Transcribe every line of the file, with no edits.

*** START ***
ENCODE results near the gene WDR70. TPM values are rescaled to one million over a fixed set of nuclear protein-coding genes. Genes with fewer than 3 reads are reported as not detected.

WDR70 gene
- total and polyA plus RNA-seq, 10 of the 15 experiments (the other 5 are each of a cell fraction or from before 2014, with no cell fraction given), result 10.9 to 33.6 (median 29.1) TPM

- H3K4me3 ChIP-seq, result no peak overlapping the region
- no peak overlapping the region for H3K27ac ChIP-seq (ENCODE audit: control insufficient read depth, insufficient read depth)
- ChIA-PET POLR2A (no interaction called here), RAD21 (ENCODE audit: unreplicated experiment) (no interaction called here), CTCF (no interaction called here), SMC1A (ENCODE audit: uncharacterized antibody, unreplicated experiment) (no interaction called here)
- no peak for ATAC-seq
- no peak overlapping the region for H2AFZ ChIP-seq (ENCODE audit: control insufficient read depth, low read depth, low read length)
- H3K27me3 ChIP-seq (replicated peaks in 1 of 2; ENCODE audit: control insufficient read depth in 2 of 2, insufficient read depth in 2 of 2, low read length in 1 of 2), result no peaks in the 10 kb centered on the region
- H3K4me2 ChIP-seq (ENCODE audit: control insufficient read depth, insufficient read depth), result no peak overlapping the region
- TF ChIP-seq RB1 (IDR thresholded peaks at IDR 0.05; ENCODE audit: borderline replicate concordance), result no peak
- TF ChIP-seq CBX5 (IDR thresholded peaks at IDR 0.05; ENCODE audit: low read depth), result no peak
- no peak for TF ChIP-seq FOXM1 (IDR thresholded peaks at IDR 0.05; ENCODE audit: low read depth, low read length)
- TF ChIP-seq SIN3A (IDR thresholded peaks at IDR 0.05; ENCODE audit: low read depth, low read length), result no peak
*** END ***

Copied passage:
ENCODE results near the gene WDR70. TPM values are rescaled to one million over a fixed set of nuclear protein-coding genes. Genes with fewer than 3 reads are reported as not detected.

WDR70 gene
- total and polyA plus RNA-seq, 10 of the 15 experiments (the other 5 are each of a cell fraction or from before 2014, with no cell fraction given), result 10.9 to 33.6 (median 29.1) TPM

- H3K4me3 ChIP-seq, result no peak overlapping the region
- no peak overlapping the region for H3K27ac ChIP-seq (ENCODE audit: control insufficient read depth, insufficient read depth)
- ChIA-PET POLR2A (no interaction called here), RAD21 (ENCODE audit: unreplicated experiment) (no interaction called here), CTCF (no interaction called here), SMC1A (ENCODE audit: uncharacterized antibody, unreplicated experiment) (no interaction called here)
- no peak for ATAC-seq
- no peak overlapping the region for H2AFZ ChIP-seq (ENCODE audit: control insufficient read depth, low read depth, low read length)
- H3K27me3 ChIP-seq (replicated peaks in 1 of 2; ENCODE audit: control insufficient read depth in 2 of 2, insufficient read depth in 2 of 2, low read length in 1 of 2), result no peaks in the 10 kb centered on the region
- H3K4me2 ChIP-seq (ENCODE audit: control insufficient read depth, insufficient read depth), result no peak overlapping the region
- TF ChIP-seq RB1 (IDR thresholded peaks at IDR 0.05; ENCODE audit: borderline replicate concordance), result no peak
- TF ChIP-seq CBX5 (IDR thresholded peaks at IDR 0.05; ENCODE audit: low read depth), result no peak
- no peak for TF ChIP-seq FOXM1 (IDR thresholded peaks at IDR 0.05; ENCODE audit: low read depth, low read length)
- TF ChIP-seq SIN3A (IDR thresholded peaks at IDR 0.05; ENCODE audit: low read depth, low read length), result no peak